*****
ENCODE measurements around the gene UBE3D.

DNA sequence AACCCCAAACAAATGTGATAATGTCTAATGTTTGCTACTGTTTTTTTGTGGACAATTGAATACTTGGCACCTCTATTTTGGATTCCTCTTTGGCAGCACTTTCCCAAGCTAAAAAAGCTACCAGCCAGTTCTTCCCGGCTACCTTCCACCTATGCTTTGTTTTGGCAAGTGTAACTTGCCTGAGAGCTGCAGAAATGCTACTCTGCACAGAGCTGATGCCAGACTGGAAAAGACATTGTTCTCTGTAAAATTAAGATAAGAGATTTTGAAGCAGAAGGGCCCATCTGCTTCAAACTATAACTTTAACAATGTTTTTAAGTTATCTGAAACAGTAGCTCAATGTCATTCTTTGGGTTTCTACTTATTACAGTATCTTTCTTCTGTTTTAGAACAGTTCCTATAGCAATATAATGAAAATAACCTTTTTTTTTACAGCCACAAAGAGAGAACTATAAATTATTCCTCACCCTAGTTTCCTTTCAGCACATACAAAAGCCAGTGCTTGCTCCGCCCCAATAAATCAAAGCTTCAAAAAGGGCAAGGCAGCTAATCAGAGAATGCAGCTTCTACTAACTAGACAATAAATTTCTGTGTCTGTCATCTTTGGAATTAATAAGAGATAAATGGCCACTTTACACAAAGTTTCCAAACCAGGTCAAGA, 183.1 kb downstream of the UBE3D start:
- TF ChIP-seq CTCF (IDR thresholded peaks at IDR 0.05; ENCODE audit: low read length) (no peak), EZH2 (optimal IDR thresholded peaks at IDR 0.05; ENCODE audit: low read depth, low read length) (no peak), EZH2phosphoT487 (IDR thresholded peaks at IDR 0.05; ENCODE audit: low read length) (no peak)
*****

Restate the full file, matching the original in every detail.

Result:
ENCODE measurements around the gene UBE3D.

DNA sequence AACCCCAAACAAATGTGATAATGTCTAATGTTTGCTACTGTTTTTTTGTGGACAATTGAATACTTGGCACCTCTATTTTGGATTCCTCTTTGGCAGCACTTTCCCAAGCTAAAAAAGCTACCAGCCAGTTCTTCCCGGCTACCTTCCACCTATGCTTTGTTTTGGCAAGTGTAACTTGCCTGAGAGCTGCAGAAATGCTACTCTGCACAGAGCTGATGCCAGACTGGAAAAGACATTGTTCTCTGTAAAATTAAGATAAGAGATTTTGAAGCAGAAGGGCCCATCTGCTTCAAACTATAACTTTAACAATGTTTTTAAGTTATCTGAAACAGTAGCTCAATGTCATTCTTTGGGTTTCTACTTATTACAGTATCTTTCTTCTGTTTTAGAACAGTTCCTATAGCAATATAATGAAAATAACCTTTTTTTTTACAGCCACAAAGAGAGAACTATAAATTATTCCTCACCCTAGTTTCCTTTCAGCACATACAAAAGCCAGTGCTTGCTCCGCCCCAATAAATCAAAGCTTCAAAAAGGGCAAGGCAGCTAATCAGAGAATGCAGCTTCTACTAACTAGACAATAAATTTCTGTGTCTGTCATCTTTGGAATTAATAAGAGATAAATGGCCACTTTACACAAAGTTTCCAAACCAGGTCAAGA, 183.1 kb downstream of the UBE3D start:
- TF ChIP-seq CTCF (IDR thresholded peaks at IDR 0.05; ENCODE audit: low read length) (no peak), EZH2 (optimal IDR thresholded peaks at IDR 0.05; ENCODE audit: low read depth, low read length) (no peak), EZH2phosphoT487 (IDR thresholded peaks at IDR 0.05; ENCODE audit: low read length) (no peak)